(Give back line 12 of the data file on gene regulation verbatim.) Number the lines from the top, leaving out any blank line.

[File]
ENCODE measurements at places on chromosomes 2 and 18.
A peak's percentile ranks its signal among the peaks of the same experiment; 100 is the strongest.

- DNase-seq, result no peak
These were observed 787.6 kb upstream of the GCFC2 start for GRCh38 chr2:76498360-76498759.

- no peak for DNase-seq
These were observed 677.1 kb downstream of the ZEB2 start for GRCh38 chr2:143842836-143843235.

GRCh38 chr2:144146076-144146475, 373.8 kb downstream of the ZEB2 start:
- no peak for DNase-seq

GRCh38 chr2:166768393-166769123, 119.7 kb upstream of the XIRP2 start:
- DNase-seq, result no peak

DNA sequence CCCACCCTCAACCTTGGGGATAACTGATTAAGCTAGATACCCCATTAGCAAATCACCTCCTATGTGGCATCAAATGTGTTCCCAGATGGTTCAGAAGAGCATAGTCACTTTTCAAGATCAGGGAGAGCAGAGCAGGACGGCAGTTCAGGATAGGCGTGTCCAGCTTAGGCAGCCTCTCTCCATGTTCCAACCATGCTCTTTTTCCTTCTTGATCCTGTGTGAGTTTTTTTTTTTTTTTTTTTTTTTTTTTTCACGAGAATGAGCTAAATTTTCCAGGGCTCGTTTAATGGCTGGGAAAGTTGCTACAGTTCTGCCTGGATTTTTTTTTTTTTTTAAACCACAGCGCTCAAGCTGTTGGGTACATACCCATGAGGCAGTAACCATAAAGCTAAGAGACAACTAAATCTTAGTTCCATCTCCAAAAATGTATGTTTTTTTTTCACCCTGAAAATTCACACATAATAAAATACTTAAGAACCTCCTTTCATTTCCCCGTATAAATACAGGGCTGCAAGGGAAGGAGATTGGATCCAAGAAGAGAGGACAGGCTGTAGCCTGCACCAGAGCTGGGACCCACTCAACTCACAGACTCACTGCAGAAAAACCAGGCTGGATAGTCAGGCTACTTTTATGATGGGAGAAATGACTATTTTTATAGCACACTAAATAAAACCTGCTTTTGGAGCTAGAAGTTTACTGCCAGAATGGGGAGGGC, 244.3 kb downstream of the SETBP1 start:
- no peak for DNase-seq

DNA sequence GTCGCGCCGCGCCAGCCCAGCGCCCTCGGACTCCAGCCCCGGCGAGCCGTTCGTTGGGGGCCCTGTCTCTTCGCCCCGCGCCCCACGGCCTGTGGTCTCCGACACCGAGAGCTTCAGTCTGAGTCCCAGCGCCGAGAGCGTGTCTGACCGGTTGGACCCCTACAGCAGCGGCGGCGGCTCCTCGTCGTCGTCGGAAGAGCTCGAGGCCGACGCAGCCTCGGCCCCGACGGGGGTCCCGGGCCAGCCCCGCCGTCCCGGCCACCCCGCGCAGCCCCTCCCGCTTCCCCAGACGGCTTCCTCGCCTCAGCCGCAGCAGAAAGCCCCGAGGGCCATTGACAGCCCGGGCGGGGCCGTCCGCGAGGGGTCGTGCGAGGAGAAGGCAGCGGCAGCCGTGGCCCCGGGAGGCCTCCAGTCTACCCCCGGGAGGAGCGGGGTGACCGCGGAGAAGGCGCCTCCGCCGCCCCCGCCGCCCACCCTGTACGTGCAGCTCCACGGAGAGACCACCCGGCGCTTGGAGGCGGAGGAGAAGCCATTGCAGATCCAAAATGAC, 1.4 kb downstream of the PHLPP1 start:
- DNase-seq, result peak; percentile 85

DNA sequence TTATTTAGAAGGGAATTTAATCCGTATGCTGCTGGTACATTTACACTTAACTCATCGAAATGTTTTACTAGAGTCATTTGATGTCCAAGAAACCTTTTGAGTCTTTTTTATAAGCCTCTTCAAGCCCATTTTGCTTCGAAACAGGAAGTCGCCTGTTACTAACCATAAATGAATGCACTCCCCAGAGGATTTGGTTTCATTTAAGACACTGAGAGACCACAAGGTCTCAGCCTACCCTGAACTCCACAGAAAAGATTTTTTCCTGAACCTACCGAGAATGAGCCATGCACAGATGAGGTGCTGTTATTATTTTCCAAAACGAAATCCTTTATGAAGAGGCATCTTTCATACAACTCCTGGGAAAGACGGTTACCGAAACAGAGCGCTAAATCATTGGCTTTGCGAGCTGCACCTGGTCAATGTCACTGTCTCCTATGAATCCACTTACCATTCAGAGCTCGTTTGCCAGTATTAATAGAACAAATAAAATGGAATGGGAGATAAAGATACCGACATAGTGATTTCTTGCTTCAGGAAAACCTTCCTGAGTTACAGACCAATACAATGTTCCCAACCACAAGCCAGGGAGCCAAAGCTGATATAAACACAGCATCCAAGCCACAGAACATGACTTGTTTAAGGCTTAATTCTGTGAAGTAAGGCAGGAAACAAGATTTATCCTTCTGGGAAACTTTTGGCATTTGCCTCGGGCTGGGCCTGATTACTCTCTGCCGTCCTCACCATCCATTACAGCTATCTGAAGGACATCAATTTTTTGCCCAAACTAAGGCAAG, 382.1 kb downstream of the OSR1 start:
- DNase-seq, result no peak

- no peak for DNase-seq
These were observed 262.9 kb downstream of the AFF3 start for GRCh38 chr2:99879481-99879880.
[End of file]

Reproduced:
- no peak for DNase-seq